From: Andy Soos, ENN
Published January 20, 2013 11:44 AM

Volcanic Eruption List

Ever been curious about a volcanic eruption? When did it happen and what did it do? Details of around 2,000 major volcanic eruptions which occurred over the last 1.8 million years have been made available in a new open access database, complied by scientists at the University of Bristol with colleagues from the UK, US, Colombia and Japan. Volcanic eruptions have the potential to cause loss of life, disrupt air traffic, impact climate, and significantly alter the surrounding landscape. Knowledge of the past behaviours of volcanoes is key to producing risk assessments of the hazards of modern explosive events.

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The open access database of Large Magnitude Explosive Eruptions (LaMEVE) will provide this information to researchers, civil authorities and the general public alike.

Compiled by an international team headed by Dr Sian Crosweller from the Bristol's School of Earth Sciences with support from the British Geological Survey, the LaMEVE database provides — for the first time — rapid, searchable access to the breadth of information available for large volcanic events of magnitude 4 or greater with a quantitative data quality score.

Several types of volcanic eruptions have been distinguished by volacanologists. These are often named after famous volcanoes where that type of behavior has been observed. Some volcanoes may exhibit only one characteristic type of eruption during a period of activity, while others may display an entire sequence of types all in one eruptive series.

There are three different metatypes of eruptions. The most well-observed are magmatic eruptions, which involve the decompression of gas within magma that propels it forward.  Phreatomagmatic eruptions are another type of volcanic eruption, driven by the compression of gas within magma, the direct opposite of the process powering magmatic activity. The last eruptive metatype is the phreatic eruption, which is driven by the super heating of steam via contact with magma; these eruptive types often exhibit no magmatic release, instead causing the granulation of existing rock.

Dr Crosweller said: "Magnitude 4 or greater eruptions — such as Vesuvius in 79AD, Krakatoa in 1883 and Mount St Helens in 1980 — are typically responsible for the most loss of life in the historical period. The database's restriction to eruptions of this size puts the emphasis on events whose low frequency and large hazard footprint mean preparation and response are often poor."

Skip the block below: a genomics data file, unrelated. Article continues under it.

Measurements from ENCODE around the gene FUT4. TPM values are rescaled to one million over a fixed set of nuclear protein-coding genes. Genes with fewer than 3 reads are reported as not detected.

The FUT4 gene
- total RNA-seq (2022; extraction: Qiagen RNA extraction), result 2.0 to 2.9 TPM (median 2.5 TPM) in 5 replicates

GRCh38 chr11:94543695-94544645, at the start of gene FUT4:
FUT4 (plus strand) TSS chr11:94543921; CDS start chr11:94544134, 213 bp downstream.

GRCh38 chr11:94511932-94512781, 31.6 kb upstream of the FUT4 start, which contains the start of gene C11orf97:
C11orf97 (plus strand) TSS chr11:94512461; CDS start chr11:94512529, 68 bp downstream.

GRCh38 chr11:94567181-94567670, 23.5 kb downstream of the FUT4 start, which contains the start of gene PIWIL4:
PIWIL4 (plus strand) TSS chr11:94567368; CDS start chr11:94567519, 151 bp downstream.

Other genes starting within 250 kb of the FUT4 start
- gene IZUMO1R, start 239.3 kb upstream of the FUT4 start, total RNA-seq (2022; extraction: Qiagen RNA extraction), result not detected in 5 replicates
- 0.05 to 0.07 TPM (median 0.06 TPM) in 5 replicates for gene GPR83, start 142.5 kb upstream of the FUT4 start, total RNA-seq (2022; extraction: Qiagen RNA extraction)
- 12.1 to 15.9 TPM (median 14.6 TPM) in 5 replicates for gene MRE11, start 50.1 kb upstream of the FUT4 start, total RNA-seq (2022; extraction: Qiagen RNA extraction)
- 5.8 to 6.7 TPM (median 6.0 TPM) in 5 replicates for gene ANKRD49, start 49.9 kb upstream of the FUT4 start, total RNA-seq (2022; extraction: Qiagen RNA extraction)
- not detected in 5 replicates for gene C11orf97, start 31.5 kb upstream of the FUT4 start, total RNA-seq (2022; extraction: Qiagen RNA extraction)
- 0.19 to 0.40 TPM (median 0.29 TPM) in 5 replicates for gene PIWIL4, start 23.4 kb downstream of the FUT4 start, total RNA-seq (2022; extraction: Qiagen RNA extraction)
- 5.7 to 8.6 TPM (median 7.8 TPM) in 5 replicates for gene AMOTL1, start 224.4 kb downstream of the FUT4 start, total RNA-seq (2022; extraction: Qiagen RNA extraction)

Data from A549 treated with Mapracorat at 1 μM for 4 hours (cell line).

Currently, data fields include: magnitude, Volcanic Explosivity Index (VEI), deposit volumes, eruption dates, and rock type; such parameters constituting the mainstay for description of eruptive activity.  Planned expansion of LaMEVE will include the principal volcanic hazards (such as pyroclastic flows, tephra fall, lahars, debris avalanches, ballistics), and vulnerability (for example, population figures, building type) — details of value to those involved in research and decisions relating to risk.  LaMEVE is the first component of the Volcanic Global Risk Identification and Analysis Project (VOGRIPA) database for volcanic hazards developed as part of the Global Volcano Model (GVM).

Principal Investigator and co-author, Professor Stephen Sparks of Bristol's School of Earth Sciences said: "The long-term goal of this project is to have a global source of freely available information on volcanic hazards that can be used to develop protocols in the event of volcanic eruptions.  Importantly, the scientific community are invited to actively participate with the database by sending new data and modifications to the database manager and, after being given clearance as a GVM user, entering data thereby maintaining the resource's dynamism and relevance."

For further information see List.

Volcano image via Wikipedia.

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